I heard on Radio 4 this morning that like any supermarket, Morrisons was ‘cash generative’.
I’m sure it is.
That is allegedly the simple appeal for the New York private equity bid – and allegedly, too they have ‘assured’ that they will not engage in property sale and leaseback or any similar sell-off.
As Morrisons also happens to be a major UK food producer and processor, I confess I’m less than reassured.
Rent will be extracted one way or another…
Frankly I cannot understand how government declines to prevent such a major part of the UK food retail and processing sector from falling in to foreign and necessarily extractive, hands.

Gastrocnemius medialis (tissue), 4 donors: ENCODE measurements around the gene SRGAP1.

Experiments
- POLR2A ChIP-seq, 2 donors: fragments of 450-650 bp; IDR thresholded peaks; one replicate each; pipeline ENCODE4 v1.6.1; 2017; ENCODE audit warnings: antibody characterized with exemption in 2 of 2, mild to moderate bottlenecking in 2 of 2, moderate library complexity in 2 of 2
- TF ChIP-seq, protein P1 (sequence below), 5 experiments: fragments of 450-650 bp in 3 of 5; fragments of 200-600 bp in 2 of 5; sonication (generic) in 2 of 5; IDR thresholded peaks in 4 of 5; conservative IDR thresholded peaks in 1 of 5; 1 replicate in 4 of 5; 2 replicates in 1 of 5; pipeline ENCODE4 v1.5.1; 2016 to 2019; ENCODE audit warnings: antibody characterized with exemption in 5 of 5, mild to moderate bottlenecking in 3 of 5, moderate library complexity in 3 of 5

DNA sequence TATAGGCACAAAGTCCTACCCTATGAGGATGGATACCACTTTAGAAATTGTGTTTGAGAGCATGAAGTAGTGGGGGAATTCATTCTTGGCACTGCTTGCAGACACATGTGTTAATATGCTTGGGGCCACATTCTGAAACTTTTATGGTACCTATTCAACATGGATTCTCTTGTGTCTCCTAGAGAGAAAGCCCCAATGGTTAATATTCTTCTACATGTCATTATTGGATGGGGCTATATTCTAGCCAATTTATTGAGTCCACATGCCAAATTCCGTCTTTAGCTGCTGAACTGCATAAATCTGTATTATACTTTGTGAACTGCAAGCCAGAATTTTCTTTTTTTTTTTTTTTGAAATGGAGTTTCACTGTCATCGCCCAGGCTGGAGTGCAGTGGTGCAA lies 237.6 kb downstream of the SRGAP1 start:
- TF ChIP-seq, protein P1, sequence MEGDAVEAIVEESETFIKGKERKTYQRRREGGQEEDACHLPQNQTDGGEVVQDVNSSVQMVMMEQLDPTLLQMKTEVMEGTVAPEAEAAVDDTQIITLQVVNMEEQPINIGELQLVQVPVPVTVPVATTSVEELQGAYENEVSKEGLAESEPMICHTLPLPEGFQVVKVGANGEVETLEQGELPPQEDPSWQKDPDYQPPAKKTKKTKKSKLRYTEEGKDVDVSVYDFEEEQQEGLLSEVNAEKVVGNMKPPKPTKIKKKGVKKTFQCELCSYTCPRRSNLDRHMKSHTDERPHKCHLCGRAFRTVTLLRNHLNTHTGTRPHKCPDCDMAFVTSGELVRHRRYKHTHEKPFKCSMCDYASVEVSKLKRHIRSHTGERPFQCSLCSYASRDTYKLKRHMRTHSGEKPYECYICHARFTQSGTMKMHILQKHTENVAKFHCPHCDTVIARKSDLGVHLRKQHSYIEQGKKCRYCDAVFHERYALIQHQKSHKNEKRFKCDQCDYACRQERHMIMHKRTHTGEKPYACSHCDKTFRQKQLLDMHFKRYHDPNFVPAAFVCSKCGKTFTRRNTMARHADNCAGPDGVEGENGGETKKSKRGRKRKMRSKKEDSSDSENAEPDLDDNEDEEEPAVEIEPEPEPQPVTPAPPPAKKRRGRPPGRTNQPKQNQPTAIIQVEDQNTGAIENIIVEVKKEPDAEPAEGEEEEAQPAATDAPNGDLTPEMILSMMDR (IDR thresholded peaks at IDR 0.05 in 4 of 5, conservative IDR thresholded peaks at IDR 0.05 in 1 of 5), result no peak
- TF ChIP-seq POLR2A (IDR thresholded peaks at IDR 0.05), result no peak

Does our government think?
That, I’m afraid is a rhetorical question.. For it certainly does not.
Allegedly the buyers are long term – and we must remember that the deal has not yet been approved, although the buying premium is so large shareholders who do not understand or have interests in UK food requirements, would definitely be crazy to refuse.
If all this goes towards government promoted ‘cheap’ food it will, I fear, be a complete joke – UK farmers will be no better off, even if Morrisons is itself also a farmer.
Farmers need protection and looking after – as we also heard on Radio 4 this morning.
We certainly need decent and reasonably priced food – and clearly Morrisons, usually recognised as next cheapest, after Asda, offers also considerably better general quality.
I just wonder what, for private equity, ‘harnessing’ the cash generation actually means.
It grieves me to say that we shall probably see – and, I fear, it may well be not to our general advantage….